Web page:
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Doping Journal 4, 1 (8 August 2007)
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Anthony P Millar
Anthony P. Millar, MB, FRACP, FACRM,
Director for Research, Lewisham Sports Medicine Institute, 1 West St, Petersham NSW 2049, Australia
email: firstname.lastname@example.org, email@example.com
Submitted: 19 April 2007 | Published online: 8 August, 2007 | Article readership
Copyright © 2007 by Anthony P Millar, licensee The Doping Journal
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Drug testing was introduced at the Grenoble Winter Games in 1968 and
since then it has been pursued under a "law and order" approach. As
there are still positives being found, it is obvious that drug use has
not been eliminated. Information about the number of tests performed
and the frequency of positives is not readily available from all
sporting bodies and, even if they were accessible, previous experience
would make one wary of accepting them. There are no independent
examiners to allay any doubts. As drug testing is expensive and
penalties are not uniform, it is time, as has previously been suggested [
1 ], that the whole program was reassessed. Under the present system
athletes bear the total punishment and personal denigration but similar
treatment must also be handed out to the judges in competitions who
2 ] to officials of associations who sweep positives under the
table and members of medical commissions who connive to free positive
testing athletes [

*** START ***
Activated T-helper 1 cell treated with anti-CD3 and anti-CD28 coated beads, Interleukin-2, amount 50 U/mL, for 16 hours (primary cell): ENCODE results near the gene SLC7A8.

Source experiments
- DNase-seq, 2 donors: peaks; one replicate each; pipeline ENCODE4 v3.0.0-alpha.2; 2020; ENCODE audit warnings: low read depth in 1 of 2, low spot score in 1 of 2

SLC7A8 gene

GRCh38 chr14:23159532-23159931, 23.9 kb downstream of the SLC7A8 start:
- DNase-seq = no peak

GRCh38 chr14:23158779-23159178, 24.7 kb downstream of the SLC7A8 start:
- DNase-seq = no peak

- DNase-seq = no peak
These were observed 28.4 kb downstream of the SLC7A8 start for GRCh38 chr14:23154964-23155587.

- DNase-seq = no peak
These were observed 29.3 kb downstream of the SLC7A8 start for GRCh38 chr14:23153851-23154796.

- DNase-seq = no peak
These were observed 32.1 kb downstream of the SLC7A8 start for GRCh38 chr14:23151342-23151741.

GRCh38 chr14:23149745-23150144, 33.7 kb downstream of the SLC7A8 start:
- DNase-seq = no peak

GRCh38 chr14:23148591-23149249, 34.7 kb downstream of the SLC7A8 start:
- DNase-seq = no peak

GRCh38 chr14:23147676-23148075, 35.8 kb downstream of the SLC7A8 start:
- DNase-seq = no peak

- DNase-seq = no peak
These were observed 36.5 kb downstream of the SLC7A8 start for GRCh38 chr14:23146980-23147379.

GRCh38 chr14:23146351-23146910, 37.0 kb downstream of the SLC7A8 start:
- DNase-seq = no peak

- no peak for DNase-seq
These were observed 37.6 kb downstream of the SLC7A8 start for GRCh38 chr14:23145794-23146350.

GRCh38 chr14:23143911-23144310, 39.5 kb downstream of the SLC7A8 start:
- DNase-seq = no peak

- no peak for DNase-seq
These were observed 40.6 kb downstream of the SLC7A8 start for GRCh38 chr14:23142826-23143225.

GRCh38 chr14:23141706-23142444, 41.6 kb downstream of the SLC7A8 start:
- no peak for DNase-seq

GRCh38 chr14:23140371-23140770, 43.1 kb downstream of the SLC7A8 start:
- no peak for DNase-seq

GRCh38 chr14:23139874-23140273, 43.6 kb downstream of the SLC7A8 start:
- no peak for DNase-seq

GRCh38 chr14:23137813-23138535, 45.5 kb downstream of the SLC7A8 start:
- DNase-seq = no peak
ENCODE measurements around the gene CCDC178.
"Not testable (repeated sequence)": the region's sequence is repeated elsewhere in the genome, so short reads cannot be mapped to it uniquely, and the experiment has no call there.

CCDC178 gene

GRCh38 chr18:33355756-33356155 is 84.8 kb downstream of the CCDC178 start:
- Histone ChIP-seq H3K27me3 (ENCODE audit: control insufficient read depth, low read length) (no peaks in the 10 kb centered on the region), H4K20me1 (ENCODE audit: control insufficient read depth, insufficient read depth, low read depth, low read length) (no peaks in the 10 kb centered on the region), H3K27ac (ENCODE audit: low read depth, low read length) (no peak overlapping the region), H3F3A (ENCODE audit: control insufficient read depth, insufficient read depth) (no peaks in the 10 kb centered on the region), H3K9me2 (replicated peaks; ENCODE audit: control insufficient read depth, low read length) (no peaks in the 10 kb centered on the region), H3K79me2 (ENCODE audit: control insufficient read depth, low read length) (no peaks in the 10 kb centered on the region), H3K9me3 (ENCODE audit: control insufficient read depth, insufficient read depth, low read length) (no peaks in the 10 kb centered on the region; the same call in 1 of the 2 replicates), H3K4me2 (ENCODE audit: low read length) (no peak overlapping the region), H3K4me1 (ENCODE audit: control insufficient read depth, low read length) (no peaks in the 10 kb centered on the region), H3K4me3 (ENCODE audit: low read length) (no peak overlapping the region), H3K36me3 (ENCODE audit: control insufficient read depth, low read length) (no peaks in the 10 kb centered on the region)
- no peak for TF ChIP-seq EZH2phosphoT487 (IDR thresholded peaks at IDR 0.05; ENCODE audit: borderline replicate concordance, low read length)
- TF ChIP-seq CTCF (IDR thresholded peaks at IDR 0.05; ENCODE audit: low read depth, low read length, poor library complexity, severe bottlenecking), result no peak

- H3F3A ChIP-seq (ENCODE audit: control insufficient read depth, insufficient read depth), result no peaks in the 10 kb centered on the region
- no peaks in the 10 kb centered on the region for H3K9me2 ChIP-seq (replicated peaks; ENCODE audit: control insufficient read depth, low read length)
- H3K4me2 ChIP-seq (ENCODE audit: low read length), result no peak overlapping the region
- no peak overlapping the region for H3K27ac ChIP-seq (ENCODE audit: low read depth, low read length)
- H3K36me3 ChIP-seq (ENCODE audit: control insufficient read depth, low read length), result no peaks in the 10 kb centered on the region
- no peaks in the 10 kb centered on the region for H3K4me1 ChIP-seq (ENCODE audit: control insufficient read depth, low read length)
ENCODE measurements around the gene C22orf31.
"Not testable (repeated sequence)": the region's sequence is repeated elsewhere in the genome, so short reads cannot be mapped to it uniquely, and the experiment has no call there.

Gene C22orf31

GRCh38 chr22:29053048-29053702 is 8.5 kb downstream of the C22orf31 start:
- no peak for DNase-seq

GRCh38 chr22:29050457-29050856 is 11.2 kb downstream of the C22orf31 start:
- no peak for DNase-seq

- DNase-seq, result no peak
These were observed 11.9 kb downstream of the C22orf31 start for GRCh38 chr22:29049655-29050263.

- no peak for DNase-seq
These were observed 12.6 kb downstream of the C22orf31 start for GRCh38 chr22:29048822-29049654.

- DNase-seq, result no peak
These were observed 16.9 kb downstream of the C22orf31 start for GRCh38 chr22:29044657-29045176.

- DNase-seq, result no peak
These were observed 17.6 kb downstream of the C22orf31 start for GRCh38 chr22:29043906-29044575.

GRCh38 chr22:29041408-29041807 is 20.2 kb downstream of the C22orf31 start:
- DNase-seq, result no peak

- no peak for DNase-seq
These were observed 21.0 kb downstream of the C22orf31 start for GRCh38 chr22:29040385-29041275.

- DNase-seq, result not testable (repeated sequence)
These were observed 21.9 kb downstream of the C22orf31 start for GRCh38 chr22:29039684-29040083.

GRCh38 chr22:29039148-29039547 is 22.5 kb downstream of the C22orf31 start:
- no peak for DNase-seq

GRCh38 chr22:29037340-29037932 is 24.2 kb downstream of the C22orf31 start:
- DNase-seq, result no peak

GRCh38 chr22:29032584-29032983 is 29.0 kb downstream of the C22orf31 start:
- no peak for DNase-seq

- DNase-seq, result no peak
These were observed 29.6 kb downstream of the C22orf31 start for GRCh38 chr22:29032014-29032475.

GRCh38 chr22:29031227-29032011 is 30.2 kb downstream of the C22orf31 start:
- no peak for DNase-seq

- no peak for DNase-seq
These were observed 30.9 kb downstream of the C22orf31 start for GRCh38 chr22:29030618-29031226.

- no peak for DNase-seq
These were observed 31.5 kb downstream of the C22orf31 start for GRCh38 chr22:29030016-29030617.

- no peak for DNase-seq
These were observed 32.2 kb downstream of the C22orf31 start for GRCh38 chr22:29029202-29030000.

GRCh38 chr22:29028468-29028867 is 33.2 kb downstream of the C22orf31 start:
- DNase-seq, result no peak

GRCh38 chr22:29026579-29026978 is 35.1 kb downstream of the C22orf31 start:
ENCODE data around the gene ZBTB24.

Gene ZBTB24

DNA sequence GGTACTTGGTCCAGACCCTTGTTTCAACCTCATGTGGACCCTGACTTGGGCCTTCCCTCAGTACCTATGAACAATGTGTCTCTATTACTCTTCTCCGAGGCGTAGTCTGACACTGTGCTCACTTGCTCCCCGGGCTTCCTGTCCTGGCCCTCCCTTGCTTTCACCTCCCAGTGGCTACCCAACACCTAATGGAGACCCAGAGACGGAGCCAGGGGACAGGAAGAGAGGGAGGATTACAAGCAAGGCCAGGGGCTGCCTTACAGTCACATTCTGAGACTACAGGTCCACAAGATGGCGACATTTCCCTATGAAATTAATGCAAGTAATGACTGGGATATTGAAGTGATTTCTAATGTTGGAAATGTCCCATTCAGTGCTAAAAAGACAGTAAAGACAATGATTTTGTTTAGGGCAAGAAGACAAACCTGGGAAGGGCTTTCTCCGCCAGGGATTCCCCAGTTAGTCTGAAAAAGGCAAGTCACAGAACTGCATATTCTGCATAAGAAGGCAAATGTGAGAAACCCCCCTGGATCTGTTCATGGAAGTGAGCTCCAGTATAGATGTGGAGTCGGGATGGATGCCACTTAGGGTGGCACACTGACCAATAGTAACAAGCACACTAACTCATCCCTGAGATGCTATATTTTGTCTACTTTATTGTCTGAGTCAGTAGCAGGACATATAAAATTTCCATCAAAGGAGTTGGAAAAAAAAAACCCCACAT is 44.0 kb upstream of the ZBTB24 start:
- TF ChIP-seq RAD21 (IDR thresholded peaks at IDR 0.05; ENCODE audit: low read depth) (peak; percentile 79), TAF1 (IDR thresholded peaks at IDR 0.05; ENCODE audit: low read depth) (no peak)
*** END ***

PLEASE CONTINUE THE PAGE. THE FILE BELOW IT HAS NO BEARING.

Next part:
3 ]. Those who manage the athletes and help them to
contravene the rules also deserve to share the same punishment as the
athlete. This includes the trainers, physicians, coaches and others who
promulgate the values of drug taking and encourage athletes to break
Drugs have been used from pre-Christian times and even in mythology, performers used unfair tactics. In the Iliad, Homer described how Odysseus implored Athena to trip Ajax, showing that even the Greeks of the old world were aware of cheating. Voy [ 4 ] recorded the use of brandy and wine concoctions with mushrooms to help performance. Stimulant use has continued down the years and has led to the development of new preparations and new uses for older pharmaceuticals. Recent revelations about the development of THG [ 5 ] and other designer drugs in the Balco laboratories testify to the fact that the search for the perfect performance booster has not been abandoned.
The definition of a drug is difficult. It has been stated [ 6 ] that the US Food and Drug administration defined a drug as "any substance that is not a food" and further clarified the position by defining a food as "any substance that is not a drug"! Such tautology does nothing to remove confusion. The World Anti-Doping Agency totally ignores the problem. The International Olympic Committee overcomes the problem by equating drug use with doping which it defines as: "The use by any competitor of any substance foreign to the human body, or any physiological substance taken in an abnormal quantity or by an abnormal route with the sole purpose of increasing in an unfair manner his/her performance in competition. When necessity demands medical treatment with any substance, which because of it nature, dosage or application is able to boost the athlete's performance in competition in an artificial and unfair manner, this too is doping".